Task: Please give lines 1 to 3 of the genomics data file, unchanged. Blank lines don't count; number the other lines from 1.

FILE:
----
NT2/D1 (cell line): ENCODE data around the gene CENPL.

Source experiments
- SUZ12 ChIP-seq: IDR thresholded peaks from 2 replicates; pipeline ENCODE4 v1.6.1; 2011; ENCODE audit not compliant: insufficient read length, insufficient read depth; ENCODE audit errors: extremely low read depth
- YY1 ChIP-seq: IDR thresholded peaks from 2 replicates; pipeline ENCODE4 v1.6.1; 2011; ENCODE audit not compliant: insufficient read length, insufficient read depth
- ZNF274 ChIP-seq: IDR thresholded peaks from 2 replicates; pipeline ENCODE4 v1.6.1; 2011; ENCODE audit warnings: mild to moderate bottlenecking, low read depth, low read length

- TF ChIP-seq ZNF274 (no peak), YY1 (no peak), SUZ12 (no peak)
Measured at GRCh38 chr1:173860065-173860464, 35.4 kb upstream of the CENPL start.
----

NT2/D1 (cell line): ENCODE data around the gene CENPL.

Source experiments
- SUZ12 ChIP-seq: IDR thresholded peaks from 2 replicates; pipeline ENCODE4 v1.6.1; 2011; ENCODE audit not compliant: insufficient read length, insufficient read depth; ENCODE audit errors: extremely low read depth